(2.) The main contention of learned counsel for the appellants is that road-side lands are not part of the road and that the plaintiff whose plot does not abut' the road has not got any such private right of access either to the road or to the road-side land which he claims and that in any case the leasing of the roadside land was authorised by by-laws which have a statutory force and that the view taken by the Courts below that the said by-laws are ultra vires and that the leasing by the District Board in pursuance thereof is invalid is erroneous.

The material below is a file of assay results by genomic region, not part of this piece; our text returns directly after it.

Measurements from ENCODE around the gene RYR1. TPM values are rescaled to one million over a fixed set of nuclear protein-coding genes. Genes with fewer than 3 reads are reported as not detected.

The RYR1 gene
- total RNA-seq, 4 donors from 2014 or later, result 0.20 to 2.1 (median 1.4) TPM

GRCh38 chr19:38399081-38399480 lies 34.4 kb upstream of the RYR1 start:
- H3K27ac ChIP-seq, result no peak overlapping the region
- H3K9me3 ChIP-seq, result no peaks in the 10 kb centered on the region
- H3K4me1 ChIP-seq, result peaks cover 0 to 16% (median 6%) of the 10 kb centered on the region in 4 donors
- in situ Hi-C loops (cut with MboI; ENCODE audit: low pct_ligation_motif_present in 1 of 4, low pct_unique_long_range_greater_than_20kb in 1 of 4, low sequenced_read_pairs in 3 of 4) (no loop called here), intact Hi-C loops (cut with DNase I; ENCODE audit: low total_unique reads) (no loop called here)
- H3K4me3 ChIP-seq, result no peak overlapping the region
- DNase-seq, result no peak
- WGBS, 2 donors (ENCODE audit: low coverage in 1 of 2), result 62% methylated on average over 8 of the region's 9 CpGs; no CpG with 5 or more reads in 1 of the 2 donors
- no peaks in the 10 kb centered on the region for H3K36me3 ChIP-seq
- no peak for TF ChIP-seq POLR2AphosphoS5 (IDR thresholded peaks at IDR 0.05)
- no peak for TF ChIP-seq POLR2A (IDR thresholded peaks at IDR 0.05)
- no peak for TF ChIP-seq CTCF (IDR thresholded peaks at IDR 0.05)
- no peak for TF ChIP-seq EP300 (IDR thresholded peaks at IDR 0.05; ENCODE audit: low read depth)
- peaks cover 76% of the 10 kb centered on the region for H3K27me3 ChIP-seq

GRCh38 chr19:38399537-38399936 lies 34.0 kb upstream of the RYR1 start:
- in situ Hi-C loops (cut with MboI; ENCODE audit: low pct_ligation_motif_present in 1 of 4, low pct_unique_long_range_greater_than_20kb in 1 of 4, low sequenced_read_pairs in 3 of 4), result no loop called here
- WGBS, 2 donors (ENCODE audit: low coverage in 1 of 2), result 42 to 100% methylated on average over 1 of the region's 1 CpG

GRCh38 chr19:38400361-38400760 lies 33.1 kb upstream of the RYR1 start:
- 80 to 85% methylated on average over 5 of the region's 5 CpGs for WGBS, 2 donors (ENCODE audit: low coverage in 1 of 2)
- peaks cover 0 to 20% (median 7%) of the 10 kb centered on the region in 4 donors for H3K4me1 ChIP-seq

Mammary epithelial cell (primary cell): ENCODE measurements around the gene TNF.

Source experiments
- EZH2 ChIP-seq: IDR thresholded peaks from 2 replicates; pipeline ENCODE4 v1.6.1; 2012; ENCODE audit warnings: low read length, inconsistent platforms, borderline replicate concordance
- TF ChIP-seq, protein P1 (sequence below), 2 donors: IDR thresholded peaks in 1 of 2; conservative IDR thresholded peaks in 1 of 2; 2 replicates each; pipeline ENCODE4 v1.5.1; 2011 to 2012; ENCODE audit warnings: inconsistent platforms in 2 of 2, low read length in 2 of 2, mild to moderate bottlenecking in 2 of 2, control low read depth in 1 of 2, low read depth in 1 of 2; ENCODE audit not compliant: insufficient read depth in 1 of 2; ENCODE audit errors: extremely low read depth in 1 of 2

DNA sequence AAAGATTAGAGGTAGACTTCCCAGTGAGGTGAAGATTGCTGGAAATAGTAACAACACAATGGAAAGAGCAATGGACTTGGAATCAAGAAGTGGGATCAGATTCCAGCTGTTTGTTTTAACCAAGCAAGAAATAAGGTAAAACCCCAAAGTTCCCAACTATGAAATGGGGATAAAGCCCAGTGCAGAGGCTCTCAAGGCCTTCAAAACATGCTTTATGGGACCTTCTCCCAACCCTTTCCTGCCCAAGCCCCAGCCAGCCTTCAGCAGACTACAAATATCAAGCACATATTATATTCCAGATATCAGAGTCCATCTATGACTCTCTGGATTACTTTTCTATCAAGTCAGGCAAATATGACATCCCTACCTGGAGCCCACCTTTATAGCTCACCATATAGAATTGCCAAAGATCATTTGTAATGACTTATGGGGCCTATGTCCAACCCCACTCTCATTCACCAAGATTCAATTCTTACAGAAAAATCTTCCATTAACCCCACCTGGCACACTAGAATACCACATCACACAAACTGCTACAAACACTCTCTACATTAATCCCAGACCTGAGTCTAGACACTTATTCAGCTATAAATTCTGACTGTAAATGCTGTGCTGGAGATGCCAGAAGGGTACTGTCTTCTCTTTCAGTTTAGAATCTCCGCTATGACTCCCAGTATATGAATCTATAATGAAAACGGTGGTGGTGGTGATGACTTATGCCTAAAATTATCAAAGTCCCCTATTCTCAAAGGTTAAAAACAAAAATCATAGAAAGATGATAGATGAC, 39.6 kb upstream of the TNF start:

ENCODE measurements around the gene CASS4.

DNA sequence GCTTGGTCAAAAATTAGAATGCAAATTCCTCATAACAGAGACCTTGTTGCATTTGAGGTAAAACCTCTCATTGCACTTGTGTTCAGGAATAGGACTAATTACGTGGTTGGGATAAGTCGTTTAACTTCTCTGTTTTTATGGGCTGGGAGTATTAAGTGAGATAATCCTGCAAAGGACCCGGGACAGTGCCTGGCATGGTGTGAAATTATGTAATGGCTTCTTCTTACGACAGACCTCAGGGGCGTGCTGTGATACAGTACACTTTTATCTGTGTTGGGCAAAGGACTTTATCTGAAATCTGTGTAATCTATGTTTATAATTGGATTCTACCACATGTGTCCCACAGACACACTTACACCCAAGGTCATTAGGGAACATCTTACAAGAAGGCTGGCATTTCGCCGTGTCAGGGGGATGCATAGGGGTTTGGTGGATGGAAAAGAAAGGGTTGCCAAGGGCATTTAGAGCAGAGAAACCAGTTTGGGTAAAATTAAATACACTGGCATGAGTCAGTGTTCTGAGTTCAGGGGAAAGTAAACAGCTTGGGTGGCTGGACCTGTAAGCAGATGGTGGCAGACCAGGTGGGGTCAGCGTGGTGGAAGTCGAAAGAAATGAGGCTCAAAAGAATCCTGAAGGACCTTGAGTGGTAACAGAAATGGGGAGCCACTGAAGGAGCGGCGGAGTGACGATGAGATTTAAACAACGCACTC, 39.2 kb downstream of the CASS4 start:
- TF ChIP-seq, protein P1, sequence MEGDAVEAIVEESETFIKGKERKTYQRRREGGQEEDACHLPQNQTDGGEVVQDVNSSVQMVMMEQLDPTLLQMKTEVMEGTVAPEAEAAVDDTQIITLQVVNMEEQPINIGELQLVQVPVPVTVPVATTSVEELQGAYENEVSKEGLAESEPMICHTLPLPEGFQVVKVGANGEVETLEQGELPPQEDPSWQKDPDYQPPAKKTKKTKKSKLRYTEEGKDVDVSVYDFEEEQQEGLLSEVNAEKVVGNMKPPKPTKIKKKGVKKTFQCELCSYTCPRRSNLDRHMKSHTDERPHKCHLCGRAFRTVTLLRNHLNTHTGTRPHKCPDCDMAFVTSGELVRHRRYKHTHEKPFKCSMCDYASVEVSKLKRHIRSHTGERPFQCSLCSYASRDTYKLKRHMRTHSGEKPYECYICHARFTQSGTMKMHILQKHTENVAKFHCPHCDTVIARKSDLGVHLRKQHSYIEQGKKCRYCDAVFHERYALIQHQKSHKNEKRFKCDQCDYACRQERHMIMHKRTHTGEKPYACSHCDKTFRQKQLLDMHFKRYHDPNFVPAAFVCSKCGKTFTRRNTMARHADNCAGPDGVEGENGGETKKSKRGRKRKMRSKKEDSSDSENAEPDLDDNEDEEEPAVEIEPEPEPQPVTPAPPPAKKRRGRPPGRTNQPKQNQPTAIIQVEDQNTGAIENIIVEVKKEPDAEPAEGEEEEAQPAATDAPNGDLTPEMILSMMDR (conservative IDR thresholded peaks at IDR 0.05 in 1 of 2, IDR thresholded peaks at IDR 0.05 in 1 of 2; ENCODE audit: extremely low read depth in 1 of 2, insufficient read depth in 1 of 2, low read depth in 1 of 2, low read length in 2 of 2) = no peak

(3.) The questions, therefore, that arise in the case are (l) whether road-side lands form part of the road for purposes of the Local Self Government Act and are subject to the same tights and incidents as regards members of public and abutting private owners and if so, whether the roadside lands can be put to any use in derogation of such rights. It may be mentioned at the outset that there is no allegation of plaintiff in this case that the particular road-side land in question is owned and possessed by the District Board as ordinary private property distinct from the road. For instance, if the road-side land in question had been purchased by the District Board from private owners, or acquired for the District Board at its cost by the Government or obtained in some other way as ordinary private property, which it might well do Under Section 29, Bihar and Orissa Local Self-Government Act, the considerations and legal implications applicable to roads as such may not be applicable to the road. side. But the plaint and the written statement do not give any indication that the road-side land in the present case is owned as such private land or indeed in a manner different from the road. D. W. I. says: "The road and the roadside land belong to the District Board" giving no indication that they are owned in different ways and implying in fact the contrary. The word "road" is not denned in the Act, nor is there any reference therein to "road side lands". In order, therefore, to determine whether there is any difference between "road" and "road-side land" as regards the rights and incidents to which they are subject to, it is neceassary to consider what the nature of the property of the District Board in a road is and whether a road-side land is held in any different manner.;